May 2018
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Morals and Action

Daraga Church Albayoften seem incompatible in the Philippines. Women pray rosary, men act. Read the Bible or Constitution for theory, use the gun or fake witnesses to get things done. Be concerned about what the UN and the US think and deny EJKs – boast about them when one is with one’s “own people”. Colonial residues, when some Spanish priests used morality to make people subservient, while sneaking up on the wives even of chieftains – alluded to in the Noli with respect to Padre Damaso and the mother of fair-skinned Maria Clara, officially the daughter of dark-skinned Kapitan Tiago.

While Padre Damaso was sad when Maria Clara decided to become a nun after Ibarra was “dead”, Kapitan Tiago increased his consumption of opium until he eventually died. A barangay captain who was a drug addict, in Rizal’s novel? Yes! Nothing is really new under the sun. Or in Pilipinas. Will the disente people always be not decent as in good, but simply the rich who hobnob with the hypocritical Church, while the poor are subjugatedly obedient and polite? While the true heroes are pistoleros who tell Church and the disente to fuck themselves, and free the people into rudeness?

This simplistic interpretation has been handed down by generations of educators and activists, ignoring for example the role of Filipino priests in helping free their own people since the First Propaganda Movement – before the Second Propaganda Movement (link) of the intellectuals. Completely going back to the Philippines before 1521 is impossible, and stripping the country of elites developed during colonialism leaves us with Kapitan Tiago, probably on a stronger opiate, making rape jokes about a white missionary, or a mestiza (link) – to get even with Padre Damaso?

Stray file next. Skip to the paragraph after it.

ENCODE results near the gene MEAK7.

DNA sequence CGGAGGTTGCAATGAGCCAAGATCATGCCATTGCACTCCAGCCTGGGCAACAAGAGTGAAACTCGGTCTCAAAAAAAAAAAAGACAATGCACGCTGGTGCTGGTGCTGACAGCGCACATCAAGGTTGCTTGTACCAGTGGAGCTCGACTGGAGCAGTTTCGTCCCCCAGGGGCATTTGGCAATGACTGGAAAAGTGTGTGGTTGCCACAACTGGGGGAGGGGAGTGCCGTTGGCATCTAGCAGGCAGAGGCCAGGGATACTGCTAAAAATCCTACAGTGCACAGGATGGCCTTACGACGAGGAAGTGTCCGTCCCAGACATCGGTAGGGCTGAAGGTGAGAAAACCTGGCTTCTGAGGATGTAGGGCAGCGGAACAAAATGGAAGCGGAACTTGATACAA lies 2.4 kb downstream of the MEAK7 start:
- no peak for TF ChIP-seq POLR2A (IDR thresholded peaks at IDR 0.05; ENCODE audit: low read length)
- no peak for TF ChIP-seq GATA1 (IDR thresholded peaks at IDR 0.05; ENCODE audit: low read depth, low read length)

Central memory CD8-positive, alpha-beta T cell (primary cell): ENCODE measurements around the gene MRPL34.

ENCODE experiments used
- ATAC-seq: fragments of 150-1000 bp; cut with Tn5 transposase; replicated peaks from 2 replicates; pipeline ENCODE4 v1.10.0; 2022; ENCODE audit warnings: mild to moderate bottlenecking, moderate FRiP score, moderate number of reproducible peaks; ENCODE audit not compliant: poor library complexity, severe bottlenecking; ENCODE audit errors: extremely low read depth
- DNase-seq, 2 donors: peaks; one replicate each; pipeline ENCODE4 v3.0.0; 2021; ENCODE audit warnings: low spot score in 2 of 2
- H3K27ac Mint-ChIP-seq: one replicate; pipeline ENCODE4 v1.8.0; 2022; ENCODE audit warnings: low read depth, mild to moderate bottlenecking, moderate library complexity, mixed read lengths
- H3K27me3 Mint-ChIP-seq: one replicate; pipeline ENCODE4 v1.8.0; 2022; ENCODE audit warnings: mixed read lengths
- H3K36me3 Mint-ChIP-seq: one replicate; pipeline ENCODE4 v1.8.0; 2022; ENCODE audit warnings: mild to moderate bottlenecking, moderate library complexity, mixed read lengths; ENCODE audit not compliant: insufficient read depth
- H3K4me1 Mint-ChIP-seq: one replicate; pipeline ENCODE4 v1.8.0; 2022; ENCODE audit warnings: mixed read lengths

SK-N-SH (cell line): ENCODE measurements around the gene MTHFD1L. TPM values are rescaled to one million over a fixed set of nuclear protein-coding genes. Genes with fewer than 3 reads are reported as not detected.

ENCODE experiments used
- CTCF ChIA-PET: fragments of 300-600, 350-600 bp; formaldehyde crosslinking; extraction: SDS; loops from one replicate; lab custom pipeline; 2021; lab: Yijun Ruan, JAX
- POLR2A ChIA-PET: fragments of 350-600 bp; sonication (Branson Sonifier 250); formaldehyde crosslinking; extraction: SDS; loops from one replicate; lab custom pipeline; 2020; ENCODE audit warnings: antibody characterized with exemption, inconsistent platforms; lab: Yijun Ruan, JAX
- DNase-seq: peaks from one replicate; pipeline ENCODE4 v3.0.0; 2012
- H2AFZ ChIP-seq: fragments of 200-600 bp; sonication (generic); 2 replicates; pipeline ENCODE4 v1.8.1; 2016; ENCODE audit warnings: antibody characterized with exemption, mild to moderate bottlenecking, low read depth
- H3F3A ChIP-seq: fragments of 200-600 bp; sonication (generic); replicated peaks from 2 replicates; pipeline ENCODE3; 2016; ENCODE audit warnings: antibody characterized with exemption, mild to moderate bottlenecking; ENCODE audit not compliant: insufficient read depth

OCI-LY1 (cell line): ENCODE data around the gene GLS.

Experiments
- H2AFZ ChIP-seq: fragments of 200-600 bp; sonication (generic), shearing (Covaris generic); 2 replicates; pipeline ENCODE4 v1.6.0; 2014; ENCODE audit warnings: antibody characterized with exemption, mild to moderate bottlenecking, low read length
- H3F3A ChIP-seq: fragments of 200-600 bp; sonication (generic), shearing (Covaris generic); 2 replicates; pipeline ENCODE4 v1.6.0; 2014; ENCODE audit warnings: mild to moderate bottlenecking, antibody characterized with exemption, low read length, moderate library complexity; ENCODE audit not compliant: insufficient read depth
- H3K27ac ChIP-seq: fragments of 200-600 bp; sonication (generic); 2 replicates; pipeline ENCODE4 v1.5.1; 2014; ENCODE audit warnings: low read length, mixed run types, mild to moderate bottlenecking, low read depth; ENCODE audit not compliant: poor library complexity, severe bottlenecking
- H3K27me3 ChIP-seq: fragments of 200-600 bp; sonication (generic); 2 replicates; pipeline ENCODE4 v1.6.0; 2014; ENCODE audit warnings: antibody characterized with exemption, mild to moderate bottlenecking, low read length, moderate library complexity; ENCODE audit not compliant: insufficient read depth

One would forget how the Filipino church has gone native since the Second Vatican Council, developing Filipino liturgy and preaching not in Latin anymore, but in a language the people understand. Like today’s homily by Archbishop Socrates B. Villegas (link): Kapag ibinuhos ng tao ang dugo ng kanyang kapwa, wala itong dulot na biyaya, kundi sumpa at parusa. One would forget that the time a socialite beauty contestant said “I speak Tagalog only to the maids” is past. But yes, the gap between action and morals remains. Nice words in theory, shortcuts in practice.

The ruling groups have taught the Filipino to be so obedient, so patient – until he no longer is, like in a recent riot (link) in the Quezon City jail. Was the rage that led to Duterte something similar? Morals is not about being nice always, especially not to Padre Damaso or Kapitan Tiago on opiates – they can also mean saying NO, setting limits. The Filipino I think is still learning to resist steadily – instead of exploding in useless rage. Grassroots groups against drug killings (link) or VP Robredo’s projects (link) are examples. The future may yet come, not loudly but in small steps. Let us see.

Irineo B. R. Salazar
München, 5 November 2017

5 comments to Morals and Action

  • sonny

    The cost vs benefit of civilization is stored in a nation’s memory, aka culture. Civilization is learned, communicated, practiced in what works and what doesn’t. When two cultures meet, there is a time lag for the new resultant culture to form and in turn be learned and remembered for future use.